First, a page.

Forum Replies Created
July 21, 2010 at 2:03 am in reply to: “Weighting the pegs” does NOT lower your center of gravity! #27645
Let’s take a free body diagram of the bike. Now let’s apply the riders weight as a point mass at the point of contact. Where is that point mass applied?
The seat vs the pegs.
Tell me that the location of that point mass doesn’t affect the center of gravity of the bike.July 21, 2010 at 1:58 am in reply to: “Weighting the pegs” does NOT lower your center of gravity! #27643
…that the simplification that physics always wants to do (treating the rider and bike as a single unit) falls apart to come close to describing the actual interaction of bike and rider.July 20, 2010 at 9:04 pm in reply to: “Weighting the pegs” does NOT lower your center of gravity! #27631
“But I was floored to learn the physics of how a bicycle steers, corners etc is extremely complex. So much so that physics struggles to explain it. Something a 5 year old can do by touch and feel a Professor of Physics cannot really explain.”
And yet the fact that the way physics says that the COG doesn’t change when weighting the pegs becomes gospel… Hmm…July 20, 2010 at 2:17 pm in reply to: “Weighting the pegs” does NOT lower your center of gravity! #27621
If you look at the dynamics of system, and instead of treating the bike and rider as a single unit (which I agree, it doesn’t then matter how you weight, the combined CG is constant), you treat them as the rider acting on the bike…
If the rider’s weight is on the seat, then the CG of the bike with the rider’s weight is higher than when that weight is on the pegs. The effect of the rider’s weight on the bike’s CG depends on where it’s applied.
…but maybe the wrong shape. Sometimes it takes a while for hot spots to make themselves apparent.
When people at work ask me about my bike, often it’s people who ride off-road because “I’m absolutely scared to ride on the road.”
It’s funny, I’ve ridden bicycles on the road for over 3 decades, and not ONCE have I hit pavement because of a car. I HAVE because of other bikes (I raced for several years). I’ve had a couple close calls (usually people doing the same thing that kills motorcyclists — making a left turn into an on-coming bike), but never actually hit or gone down trying to avoid it. And I hear the same thing from people when talking about riding a bicycle on the road.
And on the motorcycle, even though it’s only been just less than 2 years, can’t even really say I’ve had a close call. Maybe it’s the bright yellow bike, but it just hasn’t happened.
So I’m a little amazed at the fear people exhibit when talking about riding on the road. Especially people who already ride a motorcycle, just off road. So when I hear it, I think: Why the fear? Is it because you’re afraid every one drives like YOU do?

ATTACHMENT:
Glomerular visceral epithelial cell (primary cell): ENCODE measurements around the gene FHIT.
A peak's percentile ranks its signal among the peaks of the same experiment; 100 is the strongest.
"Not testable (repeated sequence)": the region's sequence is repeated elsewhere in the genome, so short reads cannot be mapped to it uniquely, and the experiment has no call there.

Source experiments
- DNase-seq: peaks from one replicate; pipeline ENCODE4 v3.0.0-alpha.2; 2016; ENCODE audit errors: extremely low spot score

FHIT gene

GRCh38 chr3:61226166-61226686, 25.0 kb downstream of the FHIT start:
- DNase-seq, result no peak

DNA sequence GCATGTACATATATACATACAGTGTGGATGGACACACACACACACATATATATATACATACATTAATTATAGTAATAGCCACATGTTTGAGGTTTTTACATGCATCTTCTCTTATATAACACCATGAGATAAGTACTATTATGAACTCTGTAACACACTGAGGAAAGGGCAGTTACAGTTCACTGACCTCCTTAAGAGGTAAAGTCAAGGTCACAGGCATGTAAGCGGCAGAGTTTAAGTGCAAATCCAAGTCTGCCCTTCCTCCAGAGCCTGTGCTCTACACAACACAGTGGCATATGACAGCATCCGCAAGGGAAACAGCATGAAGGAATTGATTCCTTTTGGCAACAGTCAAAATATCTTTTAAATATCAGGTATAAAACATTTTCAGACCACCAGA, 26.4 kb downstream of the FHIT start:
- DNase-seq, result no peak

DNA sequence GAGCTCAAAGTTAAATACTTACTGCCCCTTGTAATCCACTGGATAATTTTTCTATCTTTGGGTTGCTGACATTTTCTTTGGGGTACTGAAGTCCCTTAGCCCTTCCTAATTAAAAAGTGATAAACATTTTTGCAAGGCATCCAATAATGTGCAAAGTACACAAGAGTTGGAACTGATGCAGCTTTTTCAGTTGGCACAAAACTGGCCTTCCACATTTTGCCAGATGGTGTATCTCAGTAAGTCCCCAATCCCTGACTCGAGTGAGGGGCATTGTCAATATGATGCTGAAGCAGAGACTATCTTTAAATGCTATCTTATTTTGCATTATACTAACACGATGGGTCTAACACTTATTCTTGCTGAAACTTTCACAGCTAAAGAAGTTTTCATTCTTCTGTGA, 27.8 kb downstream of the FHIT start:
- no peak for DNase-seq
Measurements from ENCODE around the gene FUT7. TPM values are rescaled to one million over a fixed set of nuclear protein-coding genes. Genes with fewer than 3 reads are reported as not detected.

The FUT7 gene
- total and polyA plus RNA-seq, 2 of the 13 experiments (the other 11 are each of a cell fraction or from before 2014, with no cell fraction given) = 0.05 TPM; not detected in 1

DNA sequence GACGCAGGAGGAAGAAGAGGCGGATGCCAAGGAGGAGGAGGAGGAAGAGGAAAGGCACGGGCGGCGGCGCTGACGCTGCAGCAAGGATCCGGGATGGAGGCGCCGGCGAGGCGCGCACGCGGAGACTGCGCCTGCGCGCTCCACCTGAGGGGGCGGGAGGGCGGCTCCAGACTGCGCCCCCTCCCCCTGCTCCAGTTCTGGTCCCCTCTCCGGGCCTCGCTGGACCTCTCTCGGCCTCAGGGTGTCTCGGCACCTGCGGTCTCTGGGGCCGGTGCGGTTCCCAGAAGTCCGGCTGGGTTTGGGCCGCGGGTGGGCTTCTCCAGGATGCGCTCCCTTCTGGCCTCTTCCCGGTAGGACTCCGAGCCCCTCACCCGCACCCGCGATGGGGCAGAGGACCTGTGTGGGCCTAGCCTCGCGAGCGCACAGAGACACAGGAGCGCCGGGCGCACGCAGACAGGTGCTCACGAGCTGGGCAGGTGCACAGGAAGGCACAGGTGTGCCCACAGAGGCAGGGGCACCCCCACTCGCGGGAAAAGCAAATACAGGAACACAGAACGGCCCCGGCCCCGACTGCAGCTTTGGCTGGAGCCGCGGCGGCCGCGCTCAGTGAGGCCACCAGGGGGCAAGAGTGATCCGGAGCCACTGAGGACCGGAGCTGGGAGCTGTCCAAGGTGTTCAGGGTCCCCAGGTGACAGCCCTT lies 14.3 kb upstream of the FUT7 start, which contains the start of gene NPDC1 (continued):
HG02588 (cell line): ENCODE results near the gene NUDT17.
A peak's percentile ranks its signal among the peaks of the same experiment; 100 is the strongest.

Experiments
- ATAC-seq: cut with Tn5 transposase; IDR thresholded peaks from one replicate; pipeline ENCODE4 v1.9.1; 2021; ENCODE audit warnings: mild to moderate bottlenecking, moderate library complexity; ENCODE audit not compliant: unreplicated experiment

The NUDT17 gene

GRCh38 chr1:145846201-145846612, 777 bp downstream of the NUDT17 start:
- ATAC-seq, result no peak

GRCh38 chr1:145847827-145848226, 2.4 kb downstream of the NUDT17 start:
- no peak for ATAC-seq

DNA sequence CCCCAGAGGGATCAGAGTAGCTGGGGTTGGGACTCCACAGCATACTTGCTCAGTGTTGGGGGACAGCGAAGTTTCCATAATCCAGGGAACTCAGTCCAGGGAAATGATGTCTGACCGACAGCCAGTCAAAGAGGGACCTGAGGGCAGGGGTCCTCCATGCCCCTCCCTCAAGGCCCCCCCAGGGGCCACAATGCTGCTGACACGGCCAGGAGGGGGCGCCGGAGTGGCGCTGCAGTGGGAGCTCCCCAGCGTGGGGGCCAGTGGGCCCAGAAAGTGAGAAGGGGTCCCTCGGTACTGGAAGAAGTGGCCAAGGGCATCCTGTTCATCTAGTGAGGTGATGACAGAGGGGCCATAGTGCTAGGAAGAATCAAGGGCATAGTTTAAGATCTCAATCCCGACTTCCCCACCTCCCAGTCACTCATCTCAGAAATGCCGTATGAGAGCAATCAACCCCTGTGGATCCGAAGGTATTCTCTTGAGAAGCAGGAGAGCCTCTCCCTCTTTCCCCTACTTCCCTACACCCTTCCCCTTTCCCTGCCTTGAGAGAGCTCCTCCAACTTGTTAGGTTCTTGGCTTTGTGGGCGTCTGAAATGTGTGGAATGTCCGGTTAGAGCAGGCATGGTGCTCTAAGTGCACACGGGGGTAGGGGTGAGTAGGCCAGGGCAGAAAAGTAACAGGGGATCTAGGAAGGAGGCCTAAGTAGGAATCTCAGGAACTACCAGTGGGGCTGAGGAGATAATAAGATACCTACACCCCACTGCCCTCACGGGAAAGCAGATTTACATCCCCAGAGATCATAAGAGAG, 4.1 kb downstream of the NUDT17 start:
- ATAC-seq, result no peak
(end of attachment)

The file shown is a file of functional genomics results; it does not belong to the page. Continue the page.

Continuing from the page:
… I bought some Rigg’s Wear Ranger pants from Denimexpress.com, for $33 a pair. Cordura (the same material used in a lot of the high-cost riding pants), double layer over the thigh/knee, and (my favorite feature) cargo pockets. I just wear a pair of knee/shin guards underneath the pants, and I’m good. When I get to work, I just doff the shin guards.
I look at this as a total failure. Sure, they’re dumbing down the power, which is a good thing for the newb rider. But at only 1kg less than the Ninja 650… fail!
I think Suzuki could do wonders with the TU250 engine in a sporty package and KILL in the small/beginner bike market.
I was “looking” to replace my SV650s a few months ago (actually, my girlfriend wanted my bike, so I’d be shopping for another bike for me). My short list started out as the Honda RC51 or the VFR800. I called my insurance company (Safeco) to get quotes… The Viffer was about 50% more than my SV, and the RC was just over twice what I’m paying now.
Then I saw a pristine Triumph Daytona 675… I’d been told by the insurance company that the premiums are based on engine displacement, so I figured the Daytona would be pretty close to the SV (675cc vs. 650), and was JUST about to call the seller. I called the insurance company first, just to be sure… That Daytona was over FOUR TIMES what I’m paying for my SV, for the same coverage.
So I still have my SV…
1) Yes, leather is more abrasion resistant than textile, but still, you want to look for 1.4mm thickness or so.
2) Cordura is the industry standard.
There were a few CBR250’s a little over a year ago that a local dealer was selling, had special “exceptions” for licensing them in Washington. That little Honda? I’d love to rock one of those around town! Looks like a total blast to ride.
Best $2.50 I ever spent. And I hope who ever invented it is a millionaire.
Only in the last 5 years or so, the Washington State Patrol, when they have the motorcycles out, use flip-up helmets. Local police, though, still go with the half helmets.
That’s about as big as you can go. The B-King didn’t sell well at all, for whatever reason (maybe it’s the whole too-much-power-in-a-naked-bike thing). Monstrous bike.
Wishing you many happy miles.
“The mocs are strictly for comfort walking and normal street riding, where I have no intention of needing them for anything else.”
Yeah, I’m sure you’ll wear the race boots next time you “intend” to crash or get hit. ‘Cause we all know that those things only happen when railing it on the street or at the track.